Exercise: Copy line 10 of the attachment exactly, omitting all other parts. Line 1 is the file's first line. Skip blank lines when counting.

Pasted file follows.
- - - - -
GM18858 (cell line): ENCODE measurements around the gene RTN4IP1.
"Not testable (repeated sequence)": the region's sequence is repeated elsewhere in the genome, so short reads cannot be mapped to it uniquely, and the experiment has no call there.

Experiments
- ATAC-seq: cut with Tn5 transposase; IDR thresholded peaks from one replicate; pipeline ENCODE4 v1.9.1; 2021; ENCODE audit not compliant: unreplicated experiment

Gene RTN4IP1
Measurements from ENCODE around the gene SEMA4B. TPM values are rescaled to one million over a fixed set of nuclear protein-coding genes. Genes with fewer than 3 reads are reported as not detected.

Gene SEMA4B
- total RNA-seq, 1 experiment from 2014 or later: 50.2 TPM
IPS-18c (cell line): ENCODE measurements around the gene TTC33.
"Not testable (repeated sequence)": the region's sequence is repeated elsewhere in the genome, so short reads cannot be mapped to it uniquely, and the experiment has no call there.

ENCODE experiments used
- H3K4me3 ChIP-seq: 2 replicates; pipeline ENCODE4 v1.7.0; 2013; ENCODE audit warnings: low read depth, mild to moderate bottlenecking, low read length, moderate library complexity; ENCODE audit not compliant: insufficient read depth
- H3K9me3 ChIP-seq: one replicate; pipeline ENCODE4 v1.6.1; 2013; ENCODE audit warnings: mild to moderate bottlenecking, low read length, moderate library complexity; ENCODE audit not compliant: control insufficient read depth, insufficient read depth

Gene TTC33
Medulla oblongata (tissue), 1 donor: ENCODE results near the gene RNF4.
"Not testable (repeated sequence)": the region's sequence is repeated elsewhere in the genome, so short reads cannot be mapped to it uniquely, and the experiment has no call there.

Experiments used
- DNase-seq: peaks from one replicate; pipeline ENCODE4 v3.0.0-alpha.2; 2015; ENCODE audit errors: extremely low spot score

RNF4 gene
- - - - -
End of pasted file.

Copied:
"Not testable (repeated sequence)": the region's sequence is repeated elsewhere in the genome, so short reads cannot be mapped to it uniquely, and the experiment has no call there.